Investing with passion.

AuteurDonnellon, Brien
Fonction Money

Art, jewellery and wine have become increasingly popular for investors in these times of economic uncertainty. Nowadays, bad news on the stock market is often good news for collectors and sellers, as many investors search for a safe haven. These investors not only seek a fair return, but also wish to enjoy their investment. Let's explore some of the ways to invest where your passion lies.

Arguably, the key to choosing the best "passionate" or alternative investment is to differentiate between luxury goods and genuinely rare items of emotional value. For example, it is possible to obtain a discount when purchasing a luxury car, jet or yacht, but not a famous or rare painting.

Investment funds

An investment fund might be the best bet for inexperienced investors, or those with insufficient cash. Many fund companies have designed funds to incorporate this unique asset class. Unlike most individuals, fund managers can pool the knowledge and experience of their network of international experts to search for and identify specific investment opportunities. Such funds should be able to manage risk in their portfolios at several levels. However, even though you have handed over the responsibility to specialist fund managers, like all investments, investment in art, collectables and other passion investments can pose substantial risk of loss.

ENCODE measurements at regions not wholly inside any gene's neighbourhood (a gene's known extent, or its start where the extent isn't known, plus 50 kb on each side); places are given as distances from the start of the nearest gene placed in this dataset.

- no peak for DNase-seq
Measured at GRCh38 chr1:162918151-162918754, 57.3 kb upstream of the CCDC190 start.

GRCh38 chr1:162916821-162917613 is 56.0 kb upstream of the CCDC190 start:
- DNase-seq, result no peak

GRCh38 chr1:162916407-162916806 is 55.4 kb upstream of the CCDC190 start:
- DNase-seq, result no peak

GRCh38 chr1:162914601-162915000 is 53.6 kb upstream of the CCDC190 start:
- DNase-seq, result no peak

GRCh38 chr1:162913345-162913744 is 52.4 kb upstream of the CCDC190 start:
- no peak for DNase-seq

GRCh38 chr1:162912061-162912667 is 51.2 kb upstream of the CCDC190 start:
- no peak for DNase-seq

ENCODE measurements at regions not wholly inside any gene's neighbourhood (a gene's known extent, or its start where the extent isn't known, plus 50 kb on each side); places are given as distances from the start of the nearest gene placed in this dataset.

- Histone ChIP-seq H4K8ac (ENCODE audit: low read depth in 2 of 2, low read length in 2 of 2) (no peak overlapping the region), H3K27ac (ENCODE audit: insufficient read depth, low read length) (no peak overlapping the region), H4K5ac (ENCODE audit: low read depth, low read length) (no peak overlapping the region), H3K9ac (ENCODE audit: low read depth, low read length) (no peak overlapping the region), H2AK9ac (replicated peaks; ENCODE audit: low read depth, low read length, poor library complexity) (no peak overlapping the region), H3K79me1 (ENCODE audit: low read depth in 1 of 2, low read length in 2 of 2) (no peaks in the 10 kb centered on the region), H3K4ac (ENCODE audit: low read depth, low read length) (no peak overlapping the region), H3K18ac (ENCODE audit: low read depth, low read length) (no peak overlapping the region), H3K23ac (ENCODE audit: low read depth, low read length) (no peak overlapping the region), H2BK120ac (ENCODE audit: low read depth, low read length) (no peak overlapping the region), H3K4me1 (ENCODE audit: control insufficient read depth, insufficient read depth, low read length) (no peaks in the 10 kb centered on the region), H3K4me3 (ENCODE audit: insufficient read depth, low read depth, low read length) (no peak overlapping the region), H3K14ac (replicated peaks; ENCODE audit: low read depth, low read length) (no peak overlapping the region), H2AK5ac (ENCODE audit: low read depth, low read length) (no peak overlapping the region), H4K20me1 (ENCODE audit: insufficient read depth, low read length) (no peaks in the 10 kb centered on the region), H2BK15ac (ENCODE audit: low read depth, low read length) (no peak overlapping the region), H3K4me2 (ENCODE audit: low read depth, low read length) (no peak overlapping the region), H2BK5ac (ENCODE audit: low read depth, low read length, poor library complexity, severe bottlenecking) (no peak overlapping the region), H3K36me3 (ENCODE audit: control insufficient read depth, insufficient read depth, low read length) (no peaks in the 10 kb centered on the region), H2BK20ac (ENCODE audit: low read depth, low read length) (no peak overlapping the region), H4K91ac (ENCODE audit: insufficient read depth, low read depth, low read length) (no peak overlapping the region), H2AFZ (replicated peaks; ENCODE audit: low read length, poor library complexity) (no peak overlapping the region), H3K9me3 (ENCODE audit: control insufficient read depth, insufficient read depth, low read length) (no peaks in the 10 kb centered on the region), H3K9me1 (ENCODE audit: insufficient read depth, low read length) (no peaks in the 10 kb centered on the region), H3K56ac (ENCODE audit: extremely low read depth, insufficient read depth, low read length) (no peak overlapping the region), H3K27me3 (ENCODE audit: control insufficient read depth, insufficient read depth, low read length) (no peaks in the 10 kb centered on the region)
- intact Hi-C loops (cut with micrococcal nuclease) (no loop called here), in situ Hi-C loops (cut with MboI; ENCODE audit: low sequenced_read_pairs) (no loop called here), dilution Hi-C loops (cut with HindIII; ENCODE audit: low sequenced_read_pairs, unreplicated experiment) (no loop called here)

For many reasons, investors often decide to go it alone, so let's look at three of the investment segments:

Luxury watches

The best watches increase in value; however, like any luxury product, it is important to know the difference between the collectable and the simply expensive. Similar to a car, the moment a watch is taken out of the shop it loses value; therefore, a novice buyer should beware.

Probably the simplest way to begin is to buy a vintage or rare piece from a specialised auction organised, for example, by Christie's or Sotheby's. Since 1980, Sotheby's has offered a separate category for specialist watch auctions in Geneva, London, Hong Kong and New York, and is recognised as a pioneer in this specialised field. The auctions include pocket and wristwatches with timepieces from the 16th to the 21st centuries.

Sotheby's holds the record for the most expensive watch sold at auction: the Patek Philippe no. 198.585--known as Graves Supercomplication--sold for US$11,002,500 in New York in 1999. Completed in 1952, the 18-carat gold pocket watch took over five years to design and manufacture and contains 900...

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